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Victor Vasquez, fourth-year drama student at UC Irvine, surveys the Breath of Fire theater. He's mentally arranging the handful of Santa Ana high-school students and more than a handful of instruments, including a few iPads, scattered in front of him. Some of the teenagers are gossiping and laughing, while others are practicing for today's rehearsal of the theatrical-music piece LISTEN!
"All right, everybody," Vasquez finally calls out. "Let's get 'Nightmare Song' up. Go to your stations!"
"Am I playing theremin for this one?" a girl asks.
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Vasquez checks his notes, then says, "Nah, you're playing theremin on 'Mother's Song,' but we're going to work that part next week. Right now, we're just working the major movements. Move it, guys!"
This is an average Saturday scene for the group, an extracurricular creation of Vasquez's: the Santa Ana Institute of Sound.
Last year, Vasquez wrote letters to every scholarship and grant foundation he could find. When he was rewarded with grants from both the Hispanic Scholarship Fund and UCI's Undergraduate Research Opportunity Program, he put his plan into action. He bought the instruments ("a little more expensive than I anticipated," he says, looking at the iPads with a sheepish smile) and asked around: Are there any kids in Orange County who would be interested in a collective musical project?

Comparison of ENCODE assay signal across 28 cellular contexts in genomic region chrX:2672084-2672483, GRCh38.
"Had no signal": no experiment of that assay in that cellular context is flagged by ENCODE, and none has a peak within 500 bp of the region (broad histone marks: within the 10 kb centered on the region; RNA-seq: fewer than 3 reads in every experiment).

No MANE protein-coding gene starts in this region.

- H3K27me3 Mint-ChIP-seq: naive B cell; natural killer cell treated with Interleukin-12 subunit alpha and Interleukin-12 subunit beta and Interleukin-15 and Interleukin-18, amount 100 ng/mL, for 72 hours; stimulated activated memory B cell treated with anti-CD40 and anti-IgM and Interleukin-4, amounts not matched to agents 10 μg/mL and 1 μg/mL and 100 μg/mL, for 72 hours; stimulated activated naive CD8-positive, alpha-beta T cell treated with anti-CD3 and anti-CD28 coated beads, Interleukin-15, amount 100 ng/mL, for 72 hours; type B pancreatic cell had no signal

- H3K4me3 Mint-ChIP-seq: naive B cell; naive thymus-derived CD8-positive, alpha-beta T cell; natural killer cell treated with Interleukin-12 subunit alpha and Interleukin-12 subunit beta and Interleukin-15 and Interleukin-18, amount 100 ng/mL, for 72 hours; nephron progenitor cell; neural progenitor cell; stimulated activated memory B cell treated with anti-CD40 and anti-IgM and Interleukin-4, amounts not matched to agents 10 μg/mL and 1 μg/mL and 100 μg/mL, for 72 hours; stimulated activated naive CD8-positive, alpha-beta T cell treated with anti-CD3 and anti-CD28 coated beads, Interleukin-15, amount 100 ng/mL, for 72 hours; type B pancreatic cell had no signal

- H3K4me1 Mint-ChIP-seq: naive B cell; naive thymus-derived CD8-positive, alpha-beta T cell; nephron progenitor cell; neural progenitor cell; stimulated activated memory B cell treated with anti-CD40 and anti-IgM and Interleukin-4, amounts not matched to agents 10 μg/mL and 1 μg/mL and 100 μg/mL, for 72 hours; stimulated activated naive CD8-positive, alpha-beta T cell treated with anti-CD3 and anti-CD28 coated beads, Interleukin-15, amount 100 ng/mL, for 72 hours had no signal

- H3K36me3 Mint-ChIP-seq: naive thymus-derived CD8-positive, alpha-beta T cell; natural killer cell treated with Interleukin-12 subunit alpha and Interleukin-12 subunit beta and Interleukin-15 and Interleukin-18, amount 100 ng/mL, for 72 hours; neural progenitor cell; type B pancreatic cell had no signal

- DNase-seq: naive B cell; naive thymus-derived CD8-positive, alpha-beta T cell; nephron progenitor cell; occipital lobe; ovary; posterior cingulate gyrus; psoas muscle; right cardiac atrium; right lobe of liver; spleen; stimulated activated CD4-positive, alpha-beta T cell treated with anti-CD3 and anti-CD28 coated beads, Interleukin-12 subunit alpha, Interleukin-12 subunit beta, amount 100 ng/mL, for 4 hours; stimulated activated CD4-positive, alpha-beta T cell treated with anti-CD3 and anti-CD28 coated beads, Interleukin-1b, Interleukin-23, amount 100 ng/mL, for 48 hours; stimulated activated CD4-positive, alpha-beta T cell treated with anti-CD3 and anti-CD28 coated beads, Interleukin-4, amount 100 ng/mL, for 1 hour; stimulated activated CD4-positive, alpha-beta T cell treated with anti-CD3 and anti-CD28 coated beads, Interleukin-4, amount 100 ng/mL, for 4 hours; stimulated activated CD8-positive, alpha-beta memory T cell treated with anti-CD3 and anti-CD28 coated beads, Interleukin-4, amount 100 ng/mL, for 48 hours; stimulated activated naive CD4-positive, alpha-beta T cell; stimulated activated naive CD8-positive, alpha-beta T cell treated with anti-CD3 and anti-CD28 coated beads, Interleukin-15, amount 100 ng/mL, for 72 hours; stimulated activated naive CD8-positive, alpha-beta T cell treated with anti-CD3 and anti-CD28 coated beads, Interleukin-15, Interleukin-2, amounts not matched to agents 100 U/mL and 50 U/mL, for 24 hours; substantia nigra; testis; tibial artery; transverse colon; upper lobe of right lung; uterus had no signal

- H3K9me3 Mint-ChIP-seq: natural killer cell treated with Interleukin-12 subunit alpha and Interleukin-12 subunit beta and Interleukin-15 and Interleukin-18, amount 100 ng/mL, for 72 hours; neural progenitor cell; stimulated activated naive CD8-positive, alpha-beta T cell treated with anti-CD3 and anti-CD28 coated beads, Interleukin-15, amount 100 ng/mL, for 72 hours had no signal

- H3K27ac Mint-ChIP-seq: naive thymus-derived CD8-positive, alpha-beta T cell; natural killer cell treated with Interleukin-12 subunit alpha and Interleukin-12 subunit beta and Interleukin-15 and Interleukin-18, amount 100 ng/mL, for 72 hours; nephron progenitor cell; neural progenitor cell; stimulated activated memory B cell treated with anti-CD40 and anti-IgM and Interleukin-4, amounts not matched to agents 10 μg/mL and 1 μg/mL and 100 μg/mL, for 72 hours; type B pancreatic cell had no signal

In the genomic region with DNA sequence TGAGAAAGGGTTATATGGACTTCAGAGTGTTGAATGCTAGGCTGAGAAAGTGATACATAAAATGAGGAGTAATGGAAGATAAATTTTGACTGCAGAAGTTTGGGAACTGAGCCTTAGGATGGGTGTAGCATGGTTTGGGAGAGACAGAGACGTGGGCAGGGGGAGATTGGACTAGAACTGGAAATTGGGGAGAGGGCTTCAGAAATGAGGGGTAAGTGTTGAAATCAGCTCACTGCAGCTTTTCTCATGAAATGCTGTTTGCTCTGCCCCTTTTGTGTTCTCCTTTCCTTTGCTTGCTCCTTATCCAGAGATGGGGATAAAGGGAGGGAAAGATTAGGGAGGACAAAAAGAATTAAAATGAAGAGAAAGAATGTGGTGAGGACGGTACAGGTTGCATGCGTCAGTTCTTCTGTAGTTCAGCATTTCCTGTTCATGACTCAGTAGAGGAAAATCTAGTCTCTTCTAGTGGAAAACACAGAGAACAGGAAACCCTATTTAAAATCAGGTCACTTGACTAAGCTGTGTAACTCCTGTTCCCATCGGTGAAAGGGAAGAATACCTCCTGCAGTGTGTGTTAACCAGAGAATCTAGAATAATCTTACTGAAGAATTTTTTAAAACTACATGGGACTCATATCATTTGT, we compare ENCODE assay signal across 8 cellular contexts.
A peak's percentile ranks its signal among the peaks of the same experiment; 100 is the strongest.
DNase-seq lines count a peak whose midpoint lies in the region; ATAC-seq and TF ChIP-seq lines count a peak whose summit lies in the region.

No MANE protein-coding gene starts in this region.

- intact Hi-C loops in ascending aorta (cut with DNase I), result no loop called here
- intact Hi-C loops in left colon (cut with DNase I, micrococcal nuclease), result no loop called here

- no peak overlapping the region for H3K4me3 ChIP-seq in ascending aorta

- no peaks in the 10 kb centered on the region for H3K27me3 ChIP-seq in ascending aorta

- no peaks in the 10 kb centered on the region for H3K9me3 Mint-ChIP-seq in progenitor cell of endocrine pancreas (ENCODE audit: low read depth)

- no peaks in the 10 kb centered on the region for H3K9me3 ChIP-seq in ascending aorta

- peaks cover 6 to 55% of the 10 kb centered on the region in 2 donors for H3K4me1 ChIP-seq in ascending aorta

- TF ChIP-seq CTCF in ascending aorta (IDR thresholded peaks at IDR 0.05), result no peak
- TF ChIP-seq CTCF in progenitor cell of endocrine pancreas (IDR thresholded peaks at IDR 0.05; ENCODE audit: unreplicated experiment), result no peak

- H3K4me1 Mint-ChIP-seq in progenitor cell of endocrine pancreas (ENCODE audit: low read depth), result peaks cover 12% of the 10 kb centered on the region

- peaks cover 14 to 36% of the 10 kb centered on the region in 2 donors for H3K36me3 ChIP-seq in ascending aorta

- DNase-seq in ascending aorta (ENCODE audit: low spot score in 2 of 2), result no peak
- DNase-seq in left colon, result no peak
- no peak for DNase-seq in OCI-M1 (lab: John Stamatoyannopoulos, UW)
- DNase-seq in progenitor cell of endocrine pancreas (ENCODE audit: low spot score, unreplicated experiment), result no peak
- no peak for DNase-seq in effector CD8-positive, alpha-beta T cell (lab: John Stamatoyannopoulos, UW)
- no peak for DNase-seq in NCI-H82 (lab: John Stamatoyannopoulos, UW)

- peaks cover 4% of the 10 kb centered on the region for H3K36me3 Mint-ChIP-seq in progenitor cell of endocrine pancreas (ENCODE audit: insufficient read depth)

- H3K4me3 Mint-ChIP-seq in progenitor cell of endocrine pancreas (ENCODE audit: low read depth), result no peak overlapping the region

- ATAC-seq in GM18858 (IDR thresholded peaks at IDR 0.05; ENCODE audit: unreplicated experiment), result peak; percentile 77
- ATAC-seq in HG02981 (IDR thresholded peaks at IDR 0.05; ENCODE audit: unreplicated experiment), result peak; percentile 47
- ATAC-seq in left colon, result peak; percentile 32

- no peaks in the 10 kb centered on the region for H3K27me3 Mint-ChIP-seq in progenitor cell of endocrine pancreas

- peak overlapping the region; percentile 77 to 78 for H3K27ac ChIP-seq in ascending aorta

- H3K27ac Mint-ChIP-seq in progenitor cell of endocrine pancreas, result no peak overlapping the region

Although the response wasn't huge, those who signed up were enthusiastic and willing to learn. Eleven kids gave up their Saturdays for several months, working together to create a theatrical presentation of sound pieces. The music they've created is beautiful and strange, crossing genres and defying expectations. Although music and arts programs are usually the first to go in tough economic times, the Santa Ana Institute of Sound offers these teens the opportunity to get their hands on instruments they might have never seen otherwise.
Alondra Salazar, a sophomore at Segerstrom High School, tentatively plucks out a melody on the brand-new keyboard. She hasn't had much practice with this piece, but Alex Fong, another UCI student, has been helping her through the sight-reading.
"Relax your fingers!" he instructs.
Her fingers, arched and trembling, settle on the keys.
"Wow!" Fong says, hovering over Salazar. "You can sight-read really well! You've only been taking that keyboard class for a year?"
She blushes and nods.
"This is the final song in the play," Vasquez says as Salazar continues her practice. "We started out writing songs and talking, playing music and talking. And the more we talked and shared our experiences, we ended up coming up with a narrative that ties everything together. Our story's about this little boy who has an orchestra in his head. People keep telling him there's something wrong with him, but he makes peace with the music that he hears, and then decides to make something beautiful out of it."
Across the room, Fong exhorts another student, "Just imagine that the bars between the measures aren't there at all. Keep going as much as you can. . . . Don't rest; don't stop."
Vasquez and Salazar nod at the same time. It's hard to imagine any of these kids stopping any time soon.
This column appeared in print as "Get Institutionalized."